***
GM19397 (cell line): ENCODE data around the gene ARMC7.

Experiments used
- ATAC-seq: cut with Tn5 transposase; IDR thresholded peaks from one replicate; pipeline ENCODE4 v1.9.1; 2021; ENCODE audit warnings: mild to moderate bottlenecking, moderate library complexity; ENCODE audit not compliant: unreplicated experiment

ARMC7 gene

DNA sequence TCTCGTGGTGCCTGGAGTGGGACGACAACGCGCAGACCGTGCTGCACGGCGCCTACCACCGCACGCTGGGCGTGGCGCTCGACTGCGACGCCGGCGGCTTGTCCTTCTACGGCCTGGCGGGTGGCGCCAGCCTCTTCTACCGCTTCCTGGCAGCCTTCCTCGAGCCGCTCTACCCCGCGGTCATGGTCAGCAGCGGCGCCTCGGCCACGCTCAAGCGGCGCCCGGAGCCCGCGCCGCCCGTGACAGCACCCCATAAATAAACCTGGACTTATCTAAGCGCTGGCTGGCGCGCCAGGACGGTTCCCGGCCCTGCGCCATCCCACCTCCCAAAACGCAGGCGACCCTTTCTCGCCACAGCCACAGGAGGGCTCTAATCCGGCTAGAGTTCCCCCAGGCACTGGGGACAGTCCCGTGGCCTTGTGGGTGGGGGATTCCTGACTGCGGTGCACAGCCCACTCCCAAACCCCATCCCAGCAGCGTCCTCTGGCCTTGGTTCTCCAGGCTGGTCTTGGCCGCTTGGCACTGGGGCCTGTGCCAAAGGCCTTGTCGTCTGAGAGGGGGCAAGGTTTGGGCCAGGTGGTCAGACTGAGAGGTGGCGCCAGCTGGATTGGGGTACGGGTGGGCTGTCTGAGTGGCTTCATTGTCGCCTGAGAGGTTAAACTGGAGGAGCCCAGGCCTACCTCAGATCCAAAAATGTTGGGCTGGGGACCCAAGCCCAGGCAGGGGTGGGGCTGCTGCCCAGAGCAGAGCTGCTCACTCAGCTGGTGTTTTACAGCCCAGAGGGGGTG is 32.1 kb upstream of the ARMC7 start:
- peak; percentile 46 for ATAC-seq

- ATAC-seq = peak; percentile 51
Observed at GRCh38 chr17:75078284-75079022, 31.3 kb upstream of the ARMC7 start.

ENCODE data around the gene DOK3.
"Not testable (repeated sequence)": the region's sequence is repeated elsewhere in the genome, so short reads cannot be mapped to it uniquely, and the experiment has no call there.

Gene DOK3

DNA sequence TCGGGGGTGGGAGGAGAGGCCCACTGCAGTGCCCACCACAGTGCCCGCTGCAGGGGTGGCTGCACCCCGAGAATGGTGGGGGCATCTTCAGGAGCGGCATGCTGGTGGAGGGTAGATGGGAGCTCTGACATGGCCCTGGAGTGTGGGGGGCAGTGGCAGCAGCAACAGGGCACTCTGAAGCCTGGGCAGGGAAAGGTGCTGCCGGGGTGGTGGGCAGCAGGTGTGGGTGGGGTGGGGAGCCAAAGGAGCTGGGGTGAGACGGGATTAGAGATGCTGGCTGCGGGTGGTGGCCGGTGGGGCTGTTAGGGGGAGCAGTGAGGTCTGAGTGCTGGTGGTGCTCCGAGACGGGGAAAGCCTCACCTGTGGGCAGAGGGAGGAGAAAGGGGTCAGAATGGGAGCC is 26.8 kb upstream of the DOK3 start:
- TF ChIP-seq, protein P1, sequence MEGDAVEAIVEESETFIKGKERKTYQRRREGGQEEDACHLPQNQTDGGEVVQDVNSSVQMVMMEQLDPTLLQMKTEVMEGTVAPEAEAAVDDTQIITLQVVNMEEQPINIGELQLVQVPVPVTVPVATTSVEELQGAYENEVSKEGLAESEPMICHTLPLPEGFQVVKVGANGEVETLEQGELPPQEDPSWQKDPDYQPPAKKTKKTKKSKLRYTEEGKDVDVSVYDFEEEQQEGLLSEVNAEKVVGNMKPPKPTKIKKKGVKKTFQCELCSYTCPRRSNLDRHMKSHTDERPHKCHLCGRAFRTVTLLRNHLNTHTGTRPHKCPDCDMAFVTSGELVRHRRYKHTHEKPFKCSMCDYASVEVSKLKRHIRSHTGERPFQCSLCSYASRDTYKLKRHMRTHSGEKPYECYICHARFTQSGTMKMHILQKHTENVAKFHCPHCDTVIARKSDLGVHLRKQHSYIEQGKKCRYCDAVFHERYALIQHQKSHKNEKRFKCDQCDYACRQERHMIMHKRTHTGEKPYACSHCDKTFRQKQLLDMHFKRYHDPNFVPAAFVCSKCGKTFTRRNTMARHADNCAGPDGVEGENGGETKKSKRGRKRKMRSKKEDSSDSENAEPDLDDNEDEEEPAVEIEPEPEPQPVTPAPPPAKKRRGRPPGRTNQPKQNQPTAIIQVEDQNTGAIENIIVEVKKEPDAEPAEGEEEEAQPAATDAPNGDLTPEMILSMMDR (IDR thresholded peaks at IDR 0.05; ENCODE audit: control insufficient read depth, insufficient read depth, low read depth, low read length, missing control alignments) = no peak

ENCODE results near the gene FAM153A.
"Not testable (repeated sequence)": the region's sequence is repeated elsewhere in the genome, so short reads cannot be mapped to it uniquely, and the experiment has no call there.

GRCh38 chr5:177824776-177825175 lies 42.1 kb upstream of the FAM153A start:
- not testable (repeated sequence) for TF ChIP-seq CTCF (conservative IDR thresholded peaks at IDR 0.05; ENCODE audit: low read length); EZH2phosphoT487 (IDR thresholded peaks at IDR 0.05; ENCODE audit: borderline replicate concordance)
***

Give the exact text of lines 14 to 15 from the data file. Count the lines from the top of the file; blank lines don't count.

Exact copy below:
ENCODE results near the gene FAM153A.
"Not testable (repeated sequence)": the region's sequence is repeated elsewhere in the genome, so short reads cannot be mapped to it uniquely, and the experiment has no call there.